07 May 2018 - Authored by:
In its decision dated 4 April 2018, the French Administrative Supreme Court annulled the November 2016 Order regarding technical rules applicable to websites selling medicines (see our previous post: Online sales of medicines take a step forward in France) insofar as the order prohibits advertising of over-the-counter (OTC) medicines on pharmacy websites. The court ruled that, given that the advertising of OTC medicines, including by pharmacies, is generally permitted under certain conditions, the order imposes stricter rules on pharmacies selling these medicines online. However, the court upheld the other rules of the order that were challenged by the applicant, in particular the prohibition to reference pharmacy websites in search engines or price comparison sites against a fee, as well as the obligations to include information on the pricing regime (fixed or free) and to only use certified health data hosting providers.
The Administrative Supreme Court specifically annulled the penultimate paragraph of point 2 of the Annex of the order, which prohibits any kind of advertising on pharmacy websites. The court stated that the French Public Health Code in principle allows the advertising of certain (non-reimbursed) non-prescription medicines under specific conditions (for example, the marketing authorisation does not restrict advertising, the French National Agency for Medicines and Health Products Safety (ANSM) has authorised the advertising, the pharmacist provides objective information, promotes good usage and does not encourage excessive consumption). In addition, brick-and-mortar pharmacies are entitled to make certain OTC medicines directly accessible to patients. Consequently, the court ruled that the order’s online advertising ban for such medicines unduly discriminates in favour of brick-and-mortar pharmacies and is thus illegal.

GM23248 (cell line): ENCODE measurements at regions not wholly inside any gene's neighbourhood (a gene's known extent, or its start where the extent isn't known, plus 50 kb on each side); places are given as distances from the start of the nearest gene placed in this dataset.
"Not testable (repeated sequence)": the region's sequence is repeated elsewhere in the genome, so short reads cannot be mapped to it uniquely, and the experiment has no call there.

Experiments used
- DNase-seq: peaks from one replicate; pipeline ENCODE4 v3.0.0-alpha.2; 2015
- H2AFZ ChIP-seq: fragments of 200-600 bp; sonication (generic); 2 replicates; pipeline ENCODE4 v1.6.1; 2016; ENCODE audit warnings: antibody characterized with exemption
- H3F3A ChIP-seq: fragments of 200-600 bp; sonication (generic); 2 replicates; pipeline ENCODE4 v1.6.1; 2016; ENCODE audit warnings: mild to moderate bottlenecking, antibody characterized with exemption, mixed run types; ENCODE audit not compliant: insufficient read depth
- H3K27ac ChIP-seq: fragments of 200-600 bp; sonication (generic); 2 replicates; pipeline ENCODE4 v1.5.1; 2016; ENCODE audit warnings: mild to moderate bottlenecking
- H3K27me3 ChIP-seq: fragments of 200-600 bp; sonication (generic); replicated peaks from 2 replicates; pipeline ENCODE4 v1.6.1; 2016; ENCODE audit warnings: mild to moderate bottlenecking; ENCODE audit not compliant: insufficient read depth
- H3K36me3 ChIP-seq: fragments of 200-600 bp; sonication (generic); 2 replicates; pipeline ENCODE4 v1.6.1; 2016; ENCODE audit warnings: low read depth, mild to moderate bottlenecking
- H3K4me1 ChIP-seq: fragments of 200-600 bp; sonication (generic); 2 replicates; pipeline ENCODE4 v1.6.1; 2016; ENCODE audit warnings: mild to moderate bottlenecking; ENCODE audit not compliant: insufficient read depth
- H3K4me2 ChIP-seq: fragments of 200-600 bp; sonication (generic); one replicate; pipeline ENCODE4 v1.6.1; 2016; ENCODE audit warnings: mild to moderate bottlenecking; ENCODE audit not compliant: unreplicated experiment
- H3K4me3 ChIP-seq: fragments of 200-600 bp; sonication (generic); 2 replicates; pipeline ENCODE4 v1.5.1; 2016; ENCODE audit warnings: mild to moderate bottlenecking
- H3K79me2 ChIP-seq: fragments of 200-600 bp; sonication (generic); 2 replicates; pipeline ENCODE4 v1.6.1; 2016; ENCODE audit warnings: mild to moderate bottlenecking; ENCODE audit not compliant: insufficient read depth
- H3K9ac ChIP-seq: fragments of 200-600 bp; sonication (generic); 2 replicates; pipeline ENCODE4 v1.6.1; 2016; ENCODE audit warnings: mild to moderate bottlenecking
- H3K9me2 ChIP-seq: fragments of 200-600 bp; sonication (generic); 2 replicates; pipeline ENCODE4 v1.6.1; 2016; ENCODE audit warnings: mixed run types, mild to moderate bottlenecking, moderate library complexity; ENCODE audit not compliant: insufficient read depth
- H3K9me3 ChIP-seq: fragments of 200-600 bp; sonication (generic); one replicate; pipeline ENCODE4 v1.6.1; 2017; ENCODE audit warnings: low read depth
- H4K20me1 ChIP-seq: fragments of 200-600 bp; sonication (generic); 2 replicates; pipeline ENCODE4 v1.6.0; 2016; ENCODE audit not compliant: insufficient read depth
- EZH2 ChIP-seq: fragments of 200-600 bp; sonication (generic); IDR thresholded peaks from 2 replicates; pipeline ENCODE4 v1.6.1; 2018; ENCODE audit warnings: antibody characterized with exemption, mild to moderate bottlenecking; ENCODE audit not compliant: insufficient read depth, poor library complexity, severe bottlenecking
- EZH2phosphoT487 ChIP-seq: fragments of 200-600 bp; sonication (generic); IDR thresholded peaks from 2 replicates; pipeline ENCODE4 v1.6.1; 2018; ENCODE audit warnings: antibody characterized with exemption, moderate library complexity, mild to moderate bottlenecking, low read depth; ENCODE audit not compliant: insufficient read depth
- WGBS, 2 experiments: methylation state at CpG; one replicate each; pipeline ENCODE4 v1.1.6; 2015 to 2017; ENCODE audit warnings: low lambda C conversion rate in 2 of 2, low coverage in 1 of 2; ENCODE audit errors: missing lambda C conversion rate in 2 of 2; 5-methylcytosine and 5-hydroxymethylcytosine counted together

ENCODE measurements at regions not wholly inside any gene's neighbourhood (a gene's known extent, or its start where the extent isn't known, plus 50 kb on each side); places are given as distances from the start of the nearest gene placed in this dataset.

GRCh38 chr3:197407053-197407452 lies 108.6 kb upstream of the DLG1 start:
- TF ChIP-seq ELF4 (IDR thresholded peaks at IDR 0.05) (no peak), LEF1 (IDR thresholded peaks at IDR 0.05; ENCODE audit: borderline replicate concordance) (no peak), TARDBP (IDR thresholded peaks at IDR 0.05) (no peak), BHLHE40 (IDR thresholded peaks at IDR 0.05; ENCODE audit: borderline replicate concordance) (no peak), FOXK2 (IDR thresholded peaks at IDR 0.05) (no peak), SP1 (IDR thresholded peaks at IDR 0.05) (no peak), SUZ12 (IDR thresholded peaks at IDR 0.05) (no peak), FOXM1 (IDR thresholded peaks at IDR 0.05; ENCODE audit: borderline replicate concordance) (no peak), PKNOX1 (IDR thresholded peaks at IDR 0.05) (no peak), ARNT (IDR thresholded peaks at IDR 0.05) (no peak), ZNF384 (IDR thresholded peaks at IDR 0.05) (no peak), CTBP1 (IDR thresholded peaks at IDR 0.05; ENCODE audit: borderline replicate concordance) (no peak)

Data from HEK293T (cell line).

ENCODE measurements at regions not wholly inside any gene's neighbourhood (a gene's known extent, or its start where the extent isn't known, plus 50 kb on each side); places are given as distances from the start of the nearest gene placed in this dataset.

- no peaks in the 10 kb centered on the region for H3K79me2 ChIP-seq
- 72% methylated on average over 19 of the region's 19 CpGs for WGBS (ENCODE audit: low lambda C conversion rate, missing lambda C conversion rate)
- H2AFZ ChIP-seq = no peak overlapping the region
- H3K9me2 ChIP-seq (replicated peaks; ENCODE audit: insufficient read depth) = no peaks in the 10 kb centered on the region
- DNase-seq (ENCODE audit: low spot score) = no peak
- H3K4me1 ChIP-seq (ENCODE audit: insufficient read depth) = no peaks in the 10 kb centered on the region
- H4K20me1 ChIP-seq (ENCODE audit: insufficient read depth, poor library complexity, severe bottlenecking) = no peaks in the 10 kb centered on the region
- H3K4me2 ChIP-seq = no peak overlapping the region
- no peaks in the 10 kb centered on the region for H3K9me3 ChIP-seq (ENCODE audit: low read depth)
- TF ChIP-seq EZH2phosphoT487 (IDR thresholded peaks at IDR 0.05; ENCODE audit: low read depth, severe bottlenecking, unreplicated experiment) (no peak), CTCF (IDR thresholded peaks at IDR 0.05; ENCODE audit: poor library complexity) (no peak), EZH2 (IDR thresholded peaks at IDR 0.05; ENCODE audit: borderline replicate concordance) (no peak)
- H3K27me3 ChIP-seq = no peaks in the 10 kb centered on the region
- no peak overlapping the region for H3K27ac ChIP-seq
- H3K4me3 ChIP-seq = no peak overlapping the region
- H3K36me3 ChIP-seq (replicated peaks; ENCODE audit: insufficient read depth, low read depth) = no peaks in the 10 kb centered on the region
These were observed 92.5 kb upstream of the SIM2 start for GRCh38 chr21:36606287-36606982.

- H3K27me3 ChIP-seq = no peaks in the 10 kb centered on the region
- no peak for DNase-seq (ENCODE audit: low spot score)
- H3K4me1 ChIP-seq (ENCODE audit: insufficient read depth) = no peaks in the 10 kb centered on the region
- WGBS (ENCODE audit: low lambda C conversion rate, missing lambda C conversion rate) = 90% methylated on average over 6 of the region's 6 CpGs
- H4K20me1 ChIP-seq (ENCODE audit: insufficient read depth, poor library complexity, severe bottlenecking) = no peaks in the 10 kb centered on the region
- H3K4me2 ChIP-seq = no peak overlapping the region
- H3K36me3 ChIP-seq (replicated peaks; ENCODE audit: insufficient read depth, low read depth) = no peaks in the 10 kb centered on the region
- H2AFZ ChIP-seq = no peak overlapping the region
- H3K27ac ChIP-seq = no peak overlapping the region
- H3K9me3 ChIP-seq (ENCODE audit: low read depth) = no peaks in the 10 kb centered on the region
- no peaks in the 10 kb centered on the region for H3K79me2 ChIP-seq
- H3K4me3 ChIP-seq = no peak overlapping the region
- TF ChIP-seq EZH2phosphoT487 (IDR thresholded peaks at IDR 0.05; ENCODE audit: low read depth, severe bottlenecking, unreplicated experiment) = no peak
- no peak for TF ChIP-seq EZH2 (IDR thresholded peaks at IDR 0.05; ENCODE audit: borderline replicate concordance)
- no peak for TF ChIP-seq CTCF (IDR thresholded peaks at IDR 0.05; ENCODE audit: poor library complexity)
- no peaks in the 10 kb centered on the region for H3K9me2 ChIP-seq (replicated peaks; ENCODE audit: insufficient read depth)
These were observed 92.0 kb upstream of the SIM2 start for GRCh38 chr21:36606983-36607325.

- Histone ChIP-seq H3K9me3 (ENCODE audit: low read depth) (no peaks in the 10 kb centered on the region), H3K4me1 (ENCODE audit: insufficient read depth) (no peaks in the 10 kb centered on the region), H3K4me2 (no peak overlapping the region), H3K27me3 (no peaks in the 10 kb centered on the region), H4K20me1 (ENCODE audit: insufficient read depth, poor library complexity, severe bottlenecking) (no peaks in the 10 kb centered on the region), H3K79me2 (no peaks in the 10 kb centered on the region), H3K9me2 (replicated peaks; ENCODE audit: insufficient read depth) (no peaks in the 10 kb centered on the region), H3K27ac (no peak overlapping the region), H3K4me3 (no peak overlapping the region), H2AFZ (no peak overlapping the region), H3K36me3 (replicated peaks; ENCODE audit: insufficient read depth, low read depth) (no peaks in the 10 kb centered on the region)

Finally, the Administrative Supreme Court also upheld a rule included in a second November 2016 Order on good dispensing practices for online sales of medicines, which requires that the pharmacist encrypts its electronic exchanges with the patient (via email or web-based chats) to ensure confidentiality and data protection.
A prior version of this post was originally published by the same authors in Practical Law – Life Sciences, April 2018 issue (Thomson Reuters).
This post was originally co-authored by Patricia Carmona Botana.